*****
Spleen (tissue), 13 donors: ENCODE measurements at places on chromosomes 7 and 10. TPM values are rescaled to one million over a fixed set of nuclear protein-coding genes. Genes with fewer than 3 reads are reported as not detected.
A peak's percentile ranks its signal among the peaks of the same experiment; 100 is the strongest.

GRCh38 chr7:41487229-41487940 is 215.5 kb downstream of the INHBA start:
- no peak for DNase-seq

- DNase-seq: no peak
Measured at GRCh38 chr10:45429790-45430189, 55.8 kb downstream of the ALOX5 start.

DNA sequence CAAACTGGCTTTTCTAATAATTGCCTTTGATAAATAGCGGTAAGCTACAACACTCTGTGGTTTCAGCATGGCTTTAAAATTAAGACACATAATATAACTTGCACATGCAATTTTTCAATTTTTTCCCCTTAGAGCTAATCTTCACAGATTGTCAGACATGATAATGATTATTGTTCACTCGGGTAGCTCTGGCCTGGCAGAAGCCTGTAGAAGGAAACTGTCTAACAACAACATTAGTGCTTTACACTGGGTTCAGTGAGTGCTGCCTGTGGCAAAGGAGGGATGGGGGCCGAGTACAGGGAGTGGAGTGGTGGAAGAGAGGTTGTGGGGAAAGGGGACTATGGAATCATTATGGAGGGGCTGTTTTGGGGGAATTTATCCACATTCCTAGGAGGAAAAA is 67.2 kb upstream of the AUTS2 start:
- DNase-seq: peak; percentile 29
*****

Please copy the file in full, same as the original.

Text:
Spleen (tissue), 13 donors: ENCODE measurements at places on chromosomes 7 and 10. TPM values are rescaled to one million over a fixed set of nuclear protein-coding genes. Genes with fewer than 3 reads are reported as not detected.
A peak's percentile ranks its signal among the peaks of the same experiment; 100 is the strongest.

GRCh38 chr7:41487229-41487940 is 215.5 kb downstream of the INHBA start:
- no peak for DNase-seq

- DNase-seq: no peak
Measured at GRCh38 chr10:45429790-45430189, 55.8 kb downstream of the ALOX5 start.

DNA sequence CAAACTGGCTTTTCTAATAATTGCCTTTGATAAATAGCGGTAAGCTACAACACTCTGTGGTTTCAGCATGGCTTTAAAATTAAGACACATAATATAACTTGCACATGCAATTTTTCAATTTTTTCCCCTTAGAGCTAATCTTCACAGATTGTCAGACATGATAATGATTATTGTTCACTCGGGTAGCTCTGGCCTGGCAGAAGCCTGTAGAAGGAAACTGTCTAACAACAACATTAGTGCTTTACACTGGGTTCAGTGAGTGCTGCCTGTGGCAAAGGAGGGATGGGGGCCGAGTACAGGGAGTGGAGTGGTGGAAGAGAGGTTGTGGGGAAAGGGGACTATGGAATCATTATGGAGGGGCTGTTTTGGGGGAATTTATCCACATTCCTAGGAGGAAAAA is 67.2 kb upstream of the AUTS2 start:
- DNase-seq: peak; percentile 29